By encouraging companies to increase their use of commercial cards, be they physical cards or payments processed by MasterCard, we are going to see the dematerialising of paperwork and a major boost for EIPP.

Is MasterCard providing the EIPP software to enable SMEs to benefit?

No we are not; we are working with third party suppliers of EIPP systems. Our job is to provide the global platform for transactions and the flow of data necessary to allow the EIPP systems to do their work, not least in Europe in the way they account for VAT to the different tax authorities, the requirements for which vary from jurisdiction to jurisdiction.

What is the new EIPP software coming to market and where will it sit with the systems already used by large organisations? Will it be plug-and-play?

So far, the focus of the software houses has been on the top companies that have helped pay for the development of EIPP systems. But now there is a movement towards systems designed for smaller businesses that may ultimately be plug-and-play.

But the key consideration for us at MasterCard is not so much the software but what it provides, which is the next step in the value chain. We are looking to build a holistic solution. E-invoicing by itself does not for instance do much for the vendor, because you still have issues like delinquency and receivables management to be addressed.

However, when you start adding the MasterCard payment mechanism and the guarantees that come with our authorised transactions, it immediately addresses the receivables management for a supplier.

So this is what you mean by MasterCard acting as a facilitator?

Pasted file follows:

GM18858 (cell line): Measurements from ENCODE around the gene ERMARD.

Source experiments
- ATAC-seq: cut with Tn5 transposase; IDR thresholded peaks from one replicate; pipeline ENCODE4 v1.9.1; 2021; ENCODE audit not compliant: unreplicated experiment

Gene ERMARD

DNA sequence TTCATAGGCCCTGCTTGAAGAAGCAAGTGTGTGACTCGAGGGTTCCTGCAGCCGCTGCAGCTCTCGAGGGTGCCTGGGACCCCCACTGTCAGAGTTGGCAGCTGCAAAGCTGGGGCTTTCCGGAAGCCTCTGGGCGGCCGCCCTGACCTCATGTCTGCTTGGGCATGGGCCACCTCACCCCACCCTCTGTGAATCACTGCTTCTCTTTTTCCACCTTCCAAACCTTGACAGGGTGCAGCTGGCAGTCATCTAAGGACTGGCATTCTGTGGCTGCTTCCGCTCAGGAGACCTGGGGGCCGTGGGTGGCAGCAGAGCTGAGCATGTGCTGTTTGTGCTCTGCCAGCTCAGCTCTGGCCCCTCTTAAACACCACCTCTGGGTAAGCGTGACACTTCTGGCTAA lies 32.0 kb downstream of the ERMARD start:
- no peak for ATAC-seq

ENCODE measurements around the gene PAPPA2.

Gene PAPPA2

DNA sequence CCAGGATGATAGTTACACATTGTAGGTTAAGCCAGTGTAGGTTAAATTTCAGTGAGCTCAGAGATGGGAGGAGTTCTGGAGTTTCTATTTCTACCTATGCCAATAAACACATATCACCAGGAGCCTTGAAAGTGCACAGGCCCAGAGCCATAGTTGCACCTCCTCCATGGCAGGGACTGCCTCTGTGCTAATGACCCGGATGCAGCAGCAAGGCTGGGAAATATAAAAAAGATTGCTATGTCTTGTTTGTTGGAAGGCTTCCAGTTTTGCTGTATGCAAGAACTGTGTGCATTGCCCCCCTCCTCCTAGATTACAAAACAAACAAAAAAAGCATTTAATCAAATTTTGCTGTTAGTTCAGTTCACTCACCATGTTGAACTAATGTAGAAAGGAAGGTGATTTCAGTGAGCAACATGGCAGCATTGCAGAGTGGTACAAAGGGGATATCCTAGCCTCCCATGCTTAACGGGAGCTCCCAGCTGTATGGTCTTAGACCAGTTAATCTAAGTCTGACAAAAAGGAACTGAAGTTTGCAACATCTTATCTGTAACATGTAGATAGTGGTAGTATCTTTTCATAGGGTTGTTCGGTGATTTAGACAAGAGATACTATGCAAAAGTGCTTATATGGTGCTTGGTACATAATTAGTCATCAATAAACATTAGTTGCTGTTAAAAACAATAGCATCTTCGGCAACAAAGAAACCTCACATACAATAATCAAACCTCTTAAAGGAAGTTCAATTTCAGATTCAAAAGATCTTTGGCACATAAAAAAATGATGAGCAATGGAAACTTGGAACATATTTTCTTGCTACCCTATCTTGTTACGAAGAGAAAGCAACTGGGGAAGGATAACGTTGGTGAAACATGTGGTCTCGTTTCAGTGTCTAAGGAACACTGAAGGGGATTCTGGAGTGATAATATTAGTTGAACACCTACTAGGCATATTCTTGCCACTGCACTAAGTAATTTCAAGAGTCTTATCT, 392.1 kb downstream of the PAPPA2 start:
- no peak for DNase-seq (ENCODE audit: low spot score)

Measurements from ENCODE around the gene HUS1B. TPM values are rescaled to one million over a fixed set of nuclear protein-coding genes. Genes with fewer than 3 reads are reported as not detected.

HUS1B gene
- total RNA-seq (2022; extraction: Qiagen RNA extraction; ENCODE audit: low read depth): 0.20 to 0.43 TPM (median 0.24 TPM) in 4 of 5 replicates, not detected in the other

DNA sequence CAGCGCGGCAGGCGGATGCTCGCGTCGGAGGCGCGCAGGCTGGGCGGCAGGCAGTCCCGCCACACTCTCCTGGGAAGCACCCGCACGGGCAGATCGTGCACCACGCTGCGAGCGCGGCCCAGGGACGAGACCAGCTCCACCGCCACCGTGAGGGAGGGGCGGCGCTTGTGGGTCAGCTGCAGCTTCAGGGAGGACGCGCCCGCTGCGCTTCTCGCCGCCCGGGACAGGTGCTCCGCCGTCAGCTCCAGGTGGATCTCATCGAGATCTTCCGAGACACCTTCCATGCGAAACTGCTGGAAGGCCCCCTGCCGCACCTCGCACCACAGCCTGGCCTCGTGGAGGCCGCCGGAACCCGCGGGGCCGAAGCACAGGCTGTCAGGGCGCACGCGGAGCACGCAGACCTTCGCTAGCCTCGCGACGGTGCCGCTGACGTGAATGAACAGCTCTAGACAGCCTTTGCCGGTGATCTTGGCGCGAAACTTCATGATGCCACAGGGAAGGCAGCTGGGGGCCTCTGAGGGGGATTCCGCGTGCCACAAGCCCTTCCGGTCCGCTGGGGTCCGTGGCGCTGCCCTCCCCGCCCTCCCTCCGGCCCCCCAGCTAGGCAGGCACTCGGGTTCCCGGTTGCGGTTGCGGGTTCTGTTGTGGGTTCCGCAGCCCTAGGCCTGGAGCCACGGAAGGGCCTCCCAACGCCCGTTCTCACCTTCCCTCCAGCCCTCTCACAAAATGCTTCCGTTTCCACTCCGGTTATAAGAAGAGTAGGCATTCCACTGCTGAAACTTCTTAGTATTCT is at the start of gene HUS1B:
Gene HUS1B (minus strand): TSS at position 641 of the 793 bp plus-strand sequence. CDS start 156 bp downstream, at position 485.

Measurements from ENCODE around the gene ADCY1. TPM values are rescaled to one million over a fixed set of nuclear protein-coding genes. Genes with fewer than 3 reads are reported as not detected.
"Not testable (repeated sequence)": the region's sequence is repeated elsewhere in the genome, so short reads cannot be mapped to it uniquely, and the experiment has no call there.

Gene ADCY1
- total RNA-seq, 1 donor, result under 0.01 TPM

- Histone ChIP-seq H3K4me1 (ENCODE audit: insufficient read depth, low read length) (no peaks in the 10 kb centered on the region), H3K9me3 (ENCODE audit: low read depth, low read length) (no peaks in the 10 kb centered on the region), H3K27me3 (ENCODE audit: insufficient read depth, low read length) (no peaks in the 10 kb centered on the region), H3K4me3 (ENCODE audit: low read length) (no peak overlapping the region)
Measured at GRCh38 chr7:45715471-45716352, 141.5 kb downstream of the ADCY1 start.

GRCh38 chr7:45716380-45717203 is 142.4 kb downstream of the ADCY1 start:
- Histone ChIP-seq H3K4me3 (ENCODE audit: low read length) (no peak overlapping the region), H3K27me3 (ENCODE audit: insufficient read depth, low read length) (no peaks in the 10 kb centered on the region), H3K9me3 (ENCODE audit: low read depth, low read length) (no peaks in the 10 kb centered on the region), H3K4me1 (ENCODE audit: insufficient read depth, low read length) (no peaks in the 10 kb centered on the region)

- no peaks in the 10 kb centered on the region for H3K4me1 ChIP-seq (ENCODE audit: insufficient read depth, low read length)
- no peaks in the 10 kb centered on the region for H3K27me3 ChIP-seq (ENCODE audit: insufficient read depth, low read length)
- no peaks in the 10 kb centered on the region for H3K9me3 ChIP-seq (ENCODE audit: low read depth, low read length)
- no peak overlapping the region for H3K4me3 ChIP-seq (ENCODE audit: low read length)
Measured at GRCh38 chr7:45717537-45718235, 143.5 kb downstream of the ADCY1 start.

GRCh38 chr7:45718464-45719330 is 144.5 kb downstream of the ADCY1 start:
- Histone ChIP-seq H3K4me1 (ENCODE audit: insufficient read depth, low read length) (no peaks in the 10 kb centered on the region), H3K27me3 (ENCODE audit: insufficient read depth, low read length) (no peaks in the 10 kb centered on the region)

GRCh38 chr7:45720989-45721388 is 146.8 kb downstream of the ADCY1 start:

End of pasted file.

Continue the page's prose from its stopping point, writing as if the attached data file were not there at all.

Yes, an EIPP system by itself is fine from a data collection, record-keeping point of view, but for the merchant, it does not bring any certainty about the payment. However with MasterCard, the merchant enjoys our payment guarantee. The transaction details are submitted instantly and the merchant can normally be paid within two or three days.

All transaction data flows are integrated within MasterCard and our global data warehouse so the reporting and invoicing go into our system and then into the merchandisers’ or purchasers’ EIPP.

We appreciate that there are currently various levels of interaction by different players in the marketplace but by routing transactions through MasterCard, where we are already at the forefront with a sizeable position in the EIPP space, we believe that businesses and organisations obtain new efficiencies in accounts payable and receivable, cut costs, boost cash flow and improve their carbon footprint into the bargain.

We have already built a global infrastructure to handle any transaction and we therefore believe that we have all the right assets to be able to position ourselves strongly in the EIPP market space.

Are these new developments applicable only to MasterCard purchasing cards or do they also cover traditional travel and entertainment [T&E] cards?

From our point of view we see no difference between the cards, so yes both these transactional cards are being handled. Let me put this in context. Companies buy and source goods and services and whatever is purchased and wherever the transaction, it is sourcing.

In the past T&E has been regarded as a separate indirect cost that is treated differently, but we do now see a fundamental change in this. One indication of the change is that you see travel managers in larger companies are now coming under the control of the strategic sourcing directors. This is an indication that companies are starting to see T&E as sourcing like any other service.

Laurent Vreven MasterCard’s Laurent Vreven.